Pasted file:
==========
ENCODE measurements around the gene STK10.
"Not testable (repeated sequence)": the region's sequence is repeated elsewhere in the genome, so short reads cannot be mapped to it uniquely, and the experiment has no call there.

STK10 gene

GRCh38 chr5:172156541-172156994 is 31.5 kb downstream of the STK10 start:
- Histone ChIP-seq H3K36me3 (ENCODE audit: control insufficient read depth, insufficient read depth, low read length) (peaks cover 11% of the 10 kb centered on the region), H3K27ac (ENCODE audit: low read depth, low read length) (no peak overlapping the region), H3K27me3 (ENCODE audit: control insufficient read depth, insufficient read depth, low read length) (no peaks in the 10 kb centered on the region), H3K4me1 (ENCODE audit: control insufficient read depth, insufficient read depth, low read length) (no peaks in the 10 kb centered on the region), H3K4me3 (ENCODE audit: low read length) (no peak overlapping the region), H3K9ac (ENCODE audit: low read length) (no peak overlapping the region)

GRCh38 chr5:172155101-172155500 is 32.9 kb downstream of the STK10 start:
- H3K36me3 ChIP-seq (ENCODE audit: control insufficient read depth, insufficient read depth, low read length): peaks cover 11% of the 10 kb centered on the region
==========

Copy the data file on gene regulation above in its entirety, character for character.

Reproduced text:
ENCODE measurements around the gene STK10.
"Not testable (repeated sequence)": the region's sequence is repeated elsewhere in the genome, so short reads cannot be mapped to it uniquely, and the experiment has no call there.

STK10 gene

GRCh38 chr5:172156541-172156994 is 31.5 kb downstream of the STK10 start:
- Histone ChIP-seq H3K36me3 (ENCODE audit: control insufficient read depth, insufficient read depth, low read length) (peaks cover 11% of the 10 kb centered on the region), H3K27ac (ENCODE audit: low read depth, low read length) (no peak overlapping the region), H3K27me3 (ENCODE audit: control insufficient read depth, insufficient read depth, low read length) (no peaks in the 10 kb centered on the region), H3K4me1 (ENCODE audit: control insufficient read depth, insufficient read depth, low read length) (no peaks in the 10 kb centered on the region), H3K4me3 (ENCODE audit: low read length) (no peak overlapping the region), H3K9ac (ENCODE audit: low read length) (no peak overlapping the region)

GRCh38 chr5:172155101-172155500 is 32.9 kb downstream of the STK10 start:
- H3K36me3 ChIP-seq (ENCODE audit: control insufficient read depth, insufficient read depth, low read length): peaks cover 11% of the 10 kb centered on the region